As well as basing our living choices around technology, we are constantly living with the tension of trying to recreate the experience we feel when we first buy our new toy. That feeling of being in love, of being swept off our feet by the iPad of our dreams is something we desperately want to hang on to. In a healthy situation, the feeling of being in love is wonderful, and it is right to enjoy it to the full. But our problem with our purchases is that we try to hang onto that experience and make it last as long as possible until it finally disappears like sand through our fingers and we go out and look for our next purchase. And therein lies the power of the seduction of our culture. Every day, according to the Union of Concerned Scientists in the United States, we are told to buy that experience up to 3,000 times. And again and again we do, just like the adolescent who doesn’t understand the virtue of restraint. The American Franciscan priest, Richard Rohr, has said that Australian culture is just like such an adolescent. He describes the first half of life as infantile, where there is the question of boundaries, identity, security and significance. It is always win/lose, about the container. He then describes the second half of life as being about the contents – it needs to be offered to people. People in the second stage of life need to see that that’s what they want to be. Going further, he describes 4 stages to growth:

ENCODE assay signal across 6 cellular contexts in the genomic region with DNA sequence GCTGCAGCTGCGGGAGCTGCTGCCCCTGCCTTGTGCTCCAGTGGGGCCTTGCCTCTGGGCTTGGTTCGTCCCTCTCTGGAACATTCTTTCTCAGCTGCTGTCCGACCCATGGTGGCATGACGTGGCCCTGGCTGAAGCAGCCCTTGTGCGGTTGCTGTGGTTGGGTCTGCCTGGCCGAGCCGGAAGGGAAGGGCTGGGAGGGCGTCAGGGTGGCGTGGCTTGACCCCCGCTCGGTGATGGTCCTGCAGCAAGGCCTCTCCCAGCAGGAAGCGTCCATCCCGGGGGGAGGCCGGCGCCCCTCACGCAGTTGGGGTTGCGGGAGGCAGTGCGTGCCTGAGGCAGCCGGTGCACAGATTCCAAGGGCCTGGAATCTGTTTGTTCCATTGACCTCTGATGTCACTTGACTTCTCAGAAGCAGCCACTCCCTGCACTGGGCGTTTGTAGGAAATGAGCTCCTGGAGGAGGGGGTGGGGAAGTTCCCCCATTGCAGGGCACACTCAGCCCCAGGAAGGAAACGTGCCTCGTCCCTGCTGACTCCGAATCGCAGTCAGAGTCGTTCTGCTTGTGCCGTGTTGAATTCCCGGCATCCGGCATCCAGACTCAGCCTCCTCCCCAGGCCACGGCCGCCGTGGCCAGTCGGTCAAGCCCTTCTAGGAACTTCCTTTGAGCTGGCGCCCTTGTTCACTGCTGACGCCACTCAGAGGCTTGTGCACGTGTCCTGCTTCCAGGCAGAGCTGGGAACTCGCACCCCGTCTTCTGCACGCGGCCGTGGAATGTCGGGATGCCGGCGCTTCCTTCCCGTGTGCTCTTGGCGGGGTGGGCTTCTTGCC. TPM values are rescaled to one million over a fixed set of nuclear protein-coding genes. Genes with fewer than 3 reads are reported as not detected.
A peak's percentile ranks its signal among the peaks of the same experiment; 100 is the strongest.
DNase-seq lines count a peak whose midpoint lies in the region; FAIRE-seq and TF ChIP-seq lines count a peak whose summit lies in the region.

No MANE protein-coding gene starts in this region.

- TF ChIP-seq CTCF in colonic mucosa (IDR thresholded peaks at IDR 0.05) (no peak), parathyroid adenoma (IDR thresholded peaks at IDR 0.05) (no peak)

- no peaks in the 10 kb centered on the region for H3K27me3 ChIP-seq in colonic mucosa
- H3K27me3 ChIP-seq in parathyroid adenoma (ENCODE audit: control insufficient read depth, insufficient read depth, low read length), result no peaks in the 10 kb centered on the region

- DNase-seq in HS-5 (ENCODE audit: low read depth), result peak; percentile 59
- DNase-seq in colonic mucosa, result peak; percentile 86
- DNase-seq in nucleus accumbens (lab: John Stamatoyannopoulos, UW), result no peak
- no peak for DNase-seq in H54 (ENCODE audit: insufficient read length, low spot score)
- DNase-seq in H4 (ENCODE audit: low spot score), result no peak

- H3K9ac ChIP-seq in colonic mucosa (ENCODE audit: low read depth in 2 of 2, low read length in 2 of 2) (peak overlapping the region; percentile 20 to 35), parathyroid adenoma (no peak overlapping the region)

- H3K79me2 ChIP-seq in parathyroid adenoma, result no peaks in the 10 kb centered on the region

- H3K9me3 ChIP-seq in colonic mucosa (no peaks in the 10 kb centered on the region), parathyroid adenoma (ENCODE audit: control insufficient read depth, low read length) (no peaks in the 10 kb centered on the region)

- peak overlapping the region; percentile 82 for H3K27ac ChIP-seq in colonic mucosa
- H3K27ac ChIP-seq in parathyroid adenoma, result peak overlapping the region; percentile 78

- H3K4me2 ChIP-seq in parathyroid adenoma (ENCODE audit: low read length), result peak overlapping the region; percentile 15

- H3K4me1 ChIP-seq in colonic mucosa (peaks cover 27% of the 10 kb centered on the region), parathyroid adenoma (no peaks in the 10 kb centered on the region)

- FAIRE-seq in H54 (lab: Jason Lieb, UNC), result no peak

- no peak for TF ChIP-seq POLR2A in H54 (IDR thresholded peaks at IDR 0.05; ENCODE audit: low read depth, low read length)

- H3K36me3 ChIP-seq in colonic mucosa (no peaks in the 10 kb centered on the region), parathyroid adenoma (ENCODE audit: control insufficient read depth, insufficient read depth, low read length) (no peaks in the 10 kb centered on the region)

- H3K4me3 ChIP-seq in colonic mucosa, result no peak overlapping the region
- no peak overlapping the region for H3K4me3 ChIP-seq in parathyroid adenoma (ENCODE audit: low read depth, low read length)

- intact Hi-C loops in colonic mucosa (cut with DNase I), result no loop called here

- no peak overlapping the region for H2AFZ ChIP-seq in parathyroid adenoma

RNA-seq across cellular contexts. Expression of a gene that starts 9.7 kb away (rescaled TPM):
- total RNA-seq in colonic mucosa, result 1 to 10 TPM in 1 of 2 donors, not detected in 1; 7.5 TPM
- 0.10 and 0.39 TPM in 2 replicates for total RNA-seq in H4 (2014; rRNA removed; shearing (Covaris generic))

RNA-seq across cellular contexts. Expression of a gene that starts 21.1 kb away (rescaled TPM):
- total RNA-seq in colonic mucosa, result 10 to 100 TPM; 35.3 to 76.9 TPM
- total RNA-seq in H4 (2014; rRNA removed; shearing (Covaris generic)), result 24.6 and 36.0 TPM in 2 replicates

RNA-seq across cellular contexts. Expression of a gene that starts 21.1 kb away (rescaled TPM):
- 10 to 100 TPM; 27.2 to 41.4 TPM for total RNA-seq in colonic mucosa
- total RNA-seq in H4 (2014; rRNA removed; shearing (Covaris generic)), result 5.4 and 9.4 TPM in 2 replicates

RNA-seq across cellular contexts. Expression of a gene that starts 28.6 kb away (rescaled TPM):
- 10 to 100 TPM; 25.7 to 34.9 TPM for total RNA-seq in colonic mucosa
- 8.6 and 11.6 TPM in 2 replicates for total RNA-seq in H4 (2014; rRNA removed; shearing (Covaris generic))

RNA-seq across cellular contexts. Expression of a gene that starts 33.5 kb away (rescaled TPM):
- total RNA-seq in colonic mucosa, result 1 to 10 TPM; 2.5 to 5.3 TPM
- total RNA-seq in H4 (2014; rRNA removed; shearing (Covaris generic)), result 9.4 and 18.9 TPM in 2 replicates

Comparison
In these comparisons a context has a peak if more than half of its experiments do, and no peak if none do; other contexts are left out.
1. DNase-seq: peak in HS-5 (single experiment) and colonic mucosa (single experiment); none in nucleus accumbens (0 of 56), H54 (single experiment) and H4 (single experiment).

- Family, houses and children
- Forest-dweller, going beyond the comfort zone